From The Fort Morgan Times:
The perpetual concerns over the way the state has handled conservation easements also was on Sonnenberg’s radar. There were five bills this year on that issue, including a sunset review of the conservation easement oversight board. The bill, which is awaiting a signature from the governor, made changes to the board, including requiring a conflict of interest policy that would disqualify from serving any member who has a financial interest tied to conservation easements. Sonnenberg initially won support for an amendment that would address one of the program’s most controversial problems: landowners who received conservation easements tax credits from the state and the IRS, only to have those state tax credits yanked away. Hundreds of Coloradans have complained that the appraisal process has been rife with problems.
Sonnenberg’s amendment would have allowed the landowner to take back clear title to the land placed under easement, with the understanding that they would have to pay back the federal tax credits. That amendment didn’t succeed but the bill does include a requirement that the board come up with a process for making that happen.
The oversight board was extended for a year, and Sonnenberg said that meant “we kicked the can down the road a year.” But he was pleased that lawmakers got a commitment from the Attorney General’s office that they would figure out a way to “extinguish” conservation easements that have been devalued. Sonnenberg said he will carry that bill next year.
From The Fort Collins Coloradoan (Jacy Marmaduke):
The [Larimer County Planning Commission] voted 4-2 [May 16, 2018] to recommend that county commissioners turn down the project at their July 9 meeting. The Board of County Commissioners doesn’t have to listen to the planning commission’s guidance, but it holds special weight.
At the end of a packed five-hour hearing, several planning commissioners said Thornton’s application for the Larimer County portion of its proposed 75-mile pipeline lacked detail, especially when it came to potential alternatives and a proposed pump house that would sit adjacent to the Douglas Road section of the pipeline…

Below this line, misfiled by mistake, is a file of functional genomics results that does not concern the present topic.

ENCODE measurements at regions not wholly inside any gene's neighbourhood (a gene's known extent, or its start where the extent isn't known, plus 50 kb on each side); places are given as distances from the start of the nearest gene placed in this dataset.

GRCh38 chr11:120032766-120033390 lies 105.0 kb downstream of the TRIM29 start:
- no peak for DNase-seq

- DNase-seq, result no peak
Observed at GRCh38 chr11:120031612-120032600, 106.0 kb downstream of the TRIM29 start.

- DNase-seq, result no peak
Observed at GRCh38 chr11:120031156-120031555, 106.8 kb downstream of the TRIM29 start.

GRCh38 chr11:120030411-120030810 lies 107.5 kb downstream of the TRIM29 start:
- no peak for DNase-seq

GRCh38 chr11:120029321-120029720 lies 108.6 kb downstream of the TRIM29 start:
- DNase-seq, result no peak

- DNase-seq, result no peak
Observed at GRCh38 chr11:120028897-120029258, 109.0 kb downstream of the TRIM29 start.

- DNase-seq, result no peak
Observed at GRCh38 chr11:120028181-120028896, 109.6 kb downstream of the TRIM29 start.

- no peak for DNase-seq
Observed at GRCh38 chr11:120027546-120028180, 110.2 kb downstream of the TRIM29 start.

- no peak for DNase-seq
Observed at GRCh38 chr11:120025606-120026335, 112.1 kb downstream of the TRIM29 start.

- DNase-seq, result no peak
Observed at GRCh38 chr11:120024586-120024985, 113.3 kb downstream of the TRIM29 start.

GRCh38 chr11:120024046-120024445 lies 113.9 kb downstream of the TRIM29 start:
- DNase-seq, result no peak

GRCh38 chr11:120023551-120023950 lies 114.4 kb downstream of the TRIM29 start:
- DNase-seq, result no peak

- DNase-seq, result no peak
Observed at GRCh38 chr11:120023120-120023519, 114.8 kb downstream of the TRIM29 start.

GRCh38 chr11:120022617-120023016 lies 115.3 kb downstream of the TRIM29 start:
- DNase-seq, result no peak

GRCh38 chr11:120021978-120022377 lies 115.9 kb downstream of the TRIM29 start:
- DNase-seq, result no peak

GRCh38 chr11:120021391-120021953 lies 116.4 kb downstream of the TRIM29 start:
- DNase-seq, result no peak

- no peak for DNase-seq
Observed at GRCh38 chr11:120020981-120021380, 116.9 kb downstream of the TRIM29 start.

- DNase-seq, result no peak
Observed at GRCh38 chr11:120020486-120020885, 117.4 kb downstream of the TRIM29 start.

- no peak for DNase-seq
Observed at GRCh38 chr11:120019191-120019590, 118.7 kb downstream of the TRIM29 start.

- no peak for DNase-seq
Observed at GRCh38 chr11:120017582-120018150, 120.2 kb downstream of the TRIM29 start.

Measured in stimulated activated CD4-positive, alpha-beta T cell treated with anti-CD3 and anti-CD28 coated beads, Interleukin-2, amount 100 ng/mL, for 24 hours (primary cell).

Now county staff will convene with the planning commission to determine where Thornton’s proposal needs more detail. Thornton leaders will provide that information to county commissioners before their July meeting, Thornton Water project spokesman Mark Koleber said.
Thornton hopes to begin construction of its pipeline in 2019 and use it for water deliveries by 2025. The pipeline would eventually funnel an average of 14,000 acre-feet of water annually along Douglas Road, then south…
Thornton’s pipeline wouldn’t draw additional water from the Poudre because the city purchased the water rights in the ’80s from farms that have continued to use it. Still, opponents argued that adding additional water to the beleaguered Poudre through Fort Collins would offset other diversions and make the river healthier…
[Mark] Koleber told the board running the water through the Poudre would present several issues for the city and its residents:
The water would run past three wastewater treatment plants and sections of urban runoff, degrading its quality and making it expensive and complicated to treat. Fort Collins and other municipal users divert their water upstream for the same reason. Running the water down a roughly 18-mile section of the Poudre would result in a 9 percent loss of water. Thornton’s water court decree requires diversion from the Larimer County canal upstream, and the city’s water rights could be reduced if it asked water court for a modification. The city wouldn’t be able to use reservoirs north of Fort Collins for storage of its water, and building new reservoirs elsewhere “is no easy prospect,” Koleber said.